Academic journal article The Journal of Pan African Studies (Online)

Relevant Books

Academic journal article The Journal of Pan African Studies (Online)

Relevant Books

Article excerpt

Sanders, Crystal R. A Chance for Change: Head Start and Mississippi's Black Freedom Struggle. Chapel Hill, NC: University of North Carolina Press, 2016, pp.266, ISBN: 1469627809.

In this study, the author explores how working-class Black women, in collaboration with the federal government, created the Child Development Group of Mississippi (CDGM) in 1965, a Head Start program that not only gave poor Black children access to early childhood education but also provided Black women with greater opportunities for political activism during a crucial time in the unfolding of the civil rights movement. Women who had previously worked as domestics and sharecroppers secured jobs through CDGM as teachers and support staff and earned higher wages. The availability of jobs independent of the local white power structure afforded these women the freedom to vote in elections and petition officials without fear of reprisal. But CDGM's success antagonized segregationists at both the local and state levels who eventually defunded it.

Ward, Jason Morgan. Hanging Bridge: Racial Violence and America's Civil Rights Century. New York, NY: Oxford University Press, 2016, pp.344, ISBN: 0199376565.

This book reveals what happened in Clarke County in 1919 and 1942, when two horrific lynchings took place: the first, of four young people, including a pregnant woman; the second, of two teenaged boys accused of harassing a white girl. The author's haunting reconstruction of these events traces a legacy of violence that reflects the American experience of race, from the depths of Jim Crow through to the growing power of the NAACP and national awareness of what was taking places even in the country's bleakest racial landscapes. Connecting the lynchings to each other and then to the civil rights struggles in the 1960s, when the threat of violence hung heavy over Clarke County, the author creates a narrative that links living memory and verifiable fact, illuminating one of the racist places in American history and revealing the resiliency of the human spirit.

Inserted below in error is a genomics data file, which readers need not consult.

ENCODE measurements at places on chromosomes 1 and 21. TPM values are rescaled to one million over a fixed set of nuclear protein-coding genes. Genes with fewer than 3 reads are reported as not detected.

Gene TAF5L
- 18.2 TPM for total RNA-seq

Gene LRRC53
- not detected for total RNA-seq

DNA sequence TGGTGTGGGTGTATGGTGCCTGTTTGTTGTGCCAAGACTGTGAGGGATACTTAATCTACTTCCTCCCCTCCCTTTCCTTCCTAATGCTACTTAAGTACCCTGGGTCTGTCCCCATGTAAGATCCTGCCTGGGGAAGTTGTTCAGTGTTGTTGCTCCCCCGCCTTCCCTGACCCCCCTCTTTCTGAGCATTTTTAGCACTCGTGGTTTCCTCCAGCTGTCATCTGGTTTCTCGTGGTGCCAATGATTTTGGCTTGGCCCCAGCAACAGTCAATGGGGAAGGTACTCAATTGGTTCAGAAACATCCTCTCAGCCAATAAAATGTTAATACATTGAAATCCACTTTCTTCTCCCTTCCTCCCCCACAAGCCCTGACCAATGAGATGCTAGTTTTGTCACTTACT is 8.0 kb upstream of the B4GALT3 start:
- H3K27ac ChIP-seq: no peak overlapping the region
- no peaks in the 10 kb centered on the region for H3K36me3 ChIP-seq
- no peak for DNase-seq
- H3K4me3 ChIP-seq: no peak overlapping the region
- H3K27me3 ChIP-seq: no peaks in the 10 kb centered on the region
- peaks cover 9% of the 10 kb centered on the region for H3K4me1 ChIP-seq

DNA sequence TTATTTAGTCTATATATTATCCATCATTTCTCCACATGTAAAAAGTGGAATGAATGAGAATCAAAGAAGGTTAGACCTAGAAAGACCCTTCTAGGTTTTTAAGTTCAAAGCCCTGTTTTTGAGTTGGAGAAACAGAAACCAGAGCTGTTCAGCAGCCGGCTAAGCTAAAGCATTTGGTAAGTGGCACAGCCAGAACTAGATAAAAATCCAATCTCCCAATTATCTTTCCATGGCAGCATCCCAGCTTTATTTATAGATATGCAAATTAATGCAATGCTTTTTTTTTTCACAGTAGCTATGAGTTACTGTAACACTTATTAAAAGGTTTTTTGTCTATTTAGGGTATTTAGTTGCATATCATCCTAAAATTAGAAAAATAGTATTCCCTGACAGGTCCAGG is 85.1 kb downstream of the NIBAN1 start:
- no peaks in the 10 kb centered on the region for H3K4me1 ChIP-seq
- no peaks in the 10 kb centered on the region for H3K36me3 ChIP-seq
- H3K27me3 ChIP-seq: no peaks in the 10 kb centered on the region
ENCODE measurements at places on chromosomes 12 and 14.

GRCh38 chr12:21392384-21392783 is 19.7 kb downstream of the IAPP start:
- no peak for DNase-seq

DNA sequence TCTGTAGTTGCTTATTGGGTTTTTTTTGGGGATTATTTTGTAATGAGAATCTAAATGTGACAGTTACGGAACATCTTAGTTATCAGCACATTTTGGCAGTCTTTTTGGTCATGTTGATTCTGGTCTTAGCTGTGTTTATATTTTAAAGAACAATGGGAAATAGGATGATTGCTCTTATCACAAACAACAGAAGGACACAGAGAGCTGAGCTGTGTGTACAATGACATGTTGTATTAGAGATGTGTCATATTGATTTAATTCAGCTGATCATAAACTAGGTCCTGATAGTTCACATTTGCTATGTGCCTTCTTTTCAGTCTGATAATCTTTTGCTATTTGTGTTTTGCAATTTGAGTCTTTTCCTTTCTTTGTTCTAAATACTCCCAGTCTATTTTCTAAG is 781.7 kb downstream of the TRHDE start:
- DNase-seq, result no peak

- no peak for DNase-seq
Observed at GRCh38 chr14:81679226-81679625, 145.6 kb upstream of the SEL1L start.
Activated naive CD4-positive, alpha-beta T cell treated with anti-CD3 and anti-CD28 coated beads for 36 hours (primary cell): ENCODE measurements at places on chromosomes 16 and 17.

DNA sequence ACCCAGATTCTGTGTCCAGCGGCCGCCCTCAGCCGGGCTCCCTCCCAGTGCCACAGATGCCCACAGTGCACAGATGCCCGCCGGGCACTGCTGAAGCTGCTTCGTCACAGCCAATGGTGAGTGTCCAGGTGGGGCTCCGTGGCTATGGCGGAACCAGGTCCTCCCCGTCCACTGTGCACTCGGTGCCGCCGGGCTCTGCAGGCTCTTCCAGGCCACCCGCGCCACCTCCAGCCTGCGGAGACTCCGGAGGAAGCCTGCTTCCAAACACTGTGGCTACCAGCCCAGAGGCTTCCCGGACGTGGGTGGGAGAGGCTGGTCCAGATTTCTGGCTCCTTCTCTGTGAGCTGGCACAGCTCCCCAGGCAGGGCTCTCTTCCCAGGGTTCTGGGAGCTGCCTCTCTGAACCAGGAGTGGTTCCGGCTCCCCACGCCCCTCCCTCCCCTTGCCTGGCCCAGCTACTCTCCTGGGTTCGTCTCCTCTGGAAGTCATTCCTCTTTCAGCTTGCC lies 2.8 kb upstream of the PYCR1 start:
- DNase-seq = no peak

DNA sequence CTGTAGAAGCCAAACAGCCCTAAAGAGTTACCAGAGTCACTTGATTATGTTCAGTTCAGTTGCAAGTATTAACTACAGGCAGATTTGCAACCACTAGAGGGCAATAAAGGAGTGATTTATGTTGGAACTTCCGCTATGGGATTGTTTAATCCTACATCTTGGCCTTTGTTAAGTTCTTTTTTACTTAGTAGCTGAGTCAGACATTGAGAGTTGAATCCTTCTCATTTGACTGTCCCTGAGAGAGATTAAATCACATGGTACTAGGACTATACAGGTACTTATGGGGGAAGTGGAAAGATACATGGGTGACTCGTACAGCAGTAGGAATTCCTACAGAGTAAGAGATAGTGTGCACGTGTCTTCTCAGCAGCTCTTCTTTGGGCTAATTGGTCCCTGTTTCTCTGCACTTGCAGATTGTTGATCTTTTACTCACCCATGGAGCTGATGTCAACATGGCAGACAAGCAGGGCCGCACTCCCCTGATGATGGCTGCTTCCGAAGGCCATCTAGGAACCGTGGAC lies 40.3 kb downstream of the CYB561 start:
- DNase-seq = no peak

Haley, Sarah. No Mercy Here: Gender, Punishment, and the Making of Jim Crow Modernity. Chapel Hill, NC: University of North Carolina Press, 2016, pp. 360, ISBN: 1469627590.

In the late nineteenth and early twentieth centuries imprisoned Black women faced wrenching forms of gendered racial terror and heinous structures of economic exploitation. Subjugated as convict laborers and forced to serve additional time as domestic workers before they were allowed their freedom, Black women faced a pitiless system of violence, terror, and debasement. Drawing upon Black feminist criticism and a diverse array of archival materials, the author uncovers imprisoned women's brutalization in local, county, and state convict labor systems, while also illuminating the prisoners' acts of resistance and sabotage, challenging ideologies of racial capitalism and patriarchy and offering alternative conceptions of social and political life. Hence, this book recovers stories of the captivity and punishment of Black women to demonstrate how the system of incarceration was crucial to organizing the logics of gender and race, and constructing Jim Crow modernity. The author is an assistant professor of gender studies and African American Studies at the University of California, Los Angeles.

Bankole-Medina, Katherine. World to Come: The Baltimore Uprising, Militant Racism, and History. Liberated Scholars Association Press, 2016, pp.450, ISBN: 0692681515.

This essay collection addresses the 2015 Baltimore protests and riots over the death of Freddie Gray. The main purpose of the book is to critically explore the historical moment surrounding the 2015 Baltimore Uprising and the death of Freddie Gray (excluding the court cases of the Baltimore 6-the police officers involved). The author situates the manuscript in the protest event and immediate aftermath (April-December 2015), thus the book was written from the perspective of those most affected by fatal police-encounters in the United States-African Americans who question and dispute this police action. …

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